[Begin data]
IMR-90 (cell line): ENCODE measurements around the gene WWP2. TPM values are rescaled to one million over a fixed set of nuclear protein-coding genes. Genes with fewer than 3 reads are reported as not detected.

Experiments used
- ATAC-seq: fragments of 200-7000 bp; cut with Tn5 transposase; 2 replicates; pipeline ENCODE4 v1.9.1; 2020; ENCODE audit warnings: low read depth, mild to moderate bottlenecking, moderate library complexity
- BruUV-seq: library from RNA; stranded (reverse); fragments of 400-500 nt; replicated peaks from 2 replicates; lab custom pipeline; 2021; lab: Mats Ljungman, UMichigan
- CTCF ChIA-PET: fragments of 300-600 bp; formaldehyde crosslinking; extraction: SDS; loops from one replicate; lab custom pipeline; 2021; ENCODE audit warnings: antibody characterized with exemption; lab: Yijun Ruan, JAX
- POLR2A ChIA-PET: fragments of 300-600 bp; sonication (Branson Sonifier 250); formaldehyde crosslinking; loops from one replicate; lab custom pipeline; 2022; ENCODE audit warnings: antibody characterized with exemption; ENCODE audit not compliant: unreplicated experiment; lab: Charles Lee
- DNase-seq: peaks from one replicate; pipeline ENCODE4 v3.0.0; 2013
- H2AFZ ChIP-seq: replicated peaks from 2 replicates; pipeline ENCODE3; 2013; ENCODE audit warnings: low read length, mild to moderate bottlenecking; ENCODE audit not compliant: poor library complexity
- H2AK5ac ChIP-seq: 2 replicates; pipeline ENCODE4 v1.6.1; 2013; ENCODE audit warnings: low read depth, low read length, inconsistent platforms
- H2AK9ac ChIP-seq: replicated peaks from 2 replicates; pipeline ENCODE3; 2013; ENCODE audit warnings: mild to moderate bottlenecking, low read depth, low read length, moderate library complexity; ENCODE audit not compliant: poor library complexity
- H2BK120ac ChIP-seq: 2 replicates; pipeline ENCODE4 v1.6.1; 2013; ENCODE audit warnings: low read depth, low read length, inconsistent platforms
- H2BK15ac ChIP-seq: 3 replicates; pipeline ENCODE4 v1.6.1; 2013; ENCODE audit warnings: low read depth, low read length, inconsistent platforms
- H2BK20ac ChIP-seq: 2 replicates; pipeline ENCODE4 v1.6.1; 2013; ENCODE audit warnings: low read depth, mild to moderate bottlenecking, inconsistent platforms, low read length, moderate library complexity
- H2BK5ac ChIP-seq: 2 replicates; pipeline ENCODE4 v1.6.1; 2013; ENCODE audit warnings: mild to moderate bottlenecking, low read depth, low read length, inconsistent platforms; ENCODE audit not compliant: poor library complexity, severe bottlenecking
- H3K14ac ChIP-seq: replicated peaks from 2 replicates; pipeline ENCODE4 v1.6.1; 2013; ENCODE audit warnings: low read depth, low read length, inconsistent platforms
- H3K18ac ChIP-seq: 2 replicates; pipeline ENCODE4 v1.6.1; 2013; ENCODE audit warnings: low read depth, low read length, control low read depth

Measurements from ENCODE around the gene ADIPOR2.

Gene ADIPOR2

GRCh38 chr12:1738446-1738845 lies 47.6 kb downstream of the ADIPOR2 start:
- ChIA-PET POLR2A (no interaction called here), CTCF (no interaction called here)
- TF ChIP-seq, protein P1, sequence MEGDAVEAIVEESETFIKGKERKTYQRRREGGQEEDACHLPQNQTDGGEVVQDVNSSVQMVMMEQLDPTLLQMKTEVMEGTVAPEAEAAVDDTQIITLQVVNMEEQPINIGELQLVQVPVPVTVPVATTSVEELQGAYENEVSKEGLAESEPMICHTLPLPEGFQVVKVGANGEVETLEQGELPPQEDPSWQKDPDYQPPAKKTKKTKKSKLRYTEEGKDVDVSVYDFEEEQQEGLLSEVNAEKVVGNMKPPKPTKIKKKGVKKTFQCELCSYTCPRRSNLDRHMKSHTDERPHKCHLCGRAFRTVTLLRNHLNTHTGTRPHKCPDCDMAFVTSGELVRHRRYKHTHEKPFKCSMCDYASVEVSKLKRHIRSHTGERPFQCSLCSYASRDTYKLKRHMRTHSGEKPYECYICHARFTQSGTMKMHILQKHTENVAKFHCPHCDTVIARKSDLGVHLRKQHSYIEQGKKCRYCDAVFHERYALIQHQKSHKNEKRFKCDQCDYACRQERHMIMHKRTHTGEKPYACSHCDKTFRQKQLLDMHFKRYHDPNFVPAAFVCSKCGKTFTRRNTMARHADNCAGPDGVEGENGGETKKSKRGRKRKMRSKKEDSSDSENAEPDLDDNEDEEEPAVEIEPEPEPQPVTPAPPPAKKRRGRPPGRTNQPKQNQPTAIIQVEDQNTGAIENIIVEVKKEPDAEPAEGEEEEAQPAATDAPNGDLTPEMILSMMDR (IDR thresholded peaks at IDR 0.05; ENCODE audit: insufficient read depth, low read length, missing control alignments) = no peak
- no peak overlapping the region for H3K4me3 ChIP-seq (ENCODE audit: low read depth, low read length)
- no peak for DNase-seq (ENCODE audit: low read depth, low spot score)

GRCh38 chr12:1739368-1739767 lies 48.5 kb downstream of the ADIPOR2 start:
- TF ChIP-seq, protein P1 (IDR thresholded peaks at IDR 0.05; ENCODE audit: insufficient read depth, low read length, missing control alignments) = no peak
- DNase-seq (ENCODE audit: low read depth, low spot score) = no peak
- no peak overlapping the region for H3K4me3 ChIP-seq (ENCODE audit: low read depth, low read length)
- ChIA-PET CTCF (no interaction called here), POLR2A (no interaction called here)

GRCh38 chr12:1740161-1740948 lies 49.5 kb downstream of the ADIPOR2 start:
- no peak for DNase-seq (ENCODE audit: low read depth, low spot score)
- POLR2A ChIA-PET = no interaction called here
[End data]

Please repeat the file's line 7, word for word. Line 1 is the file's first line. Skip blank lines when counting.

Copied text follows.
- DNase-seq: peaks from one replicate; pipeline ENCODE4 v3.0.0; 2013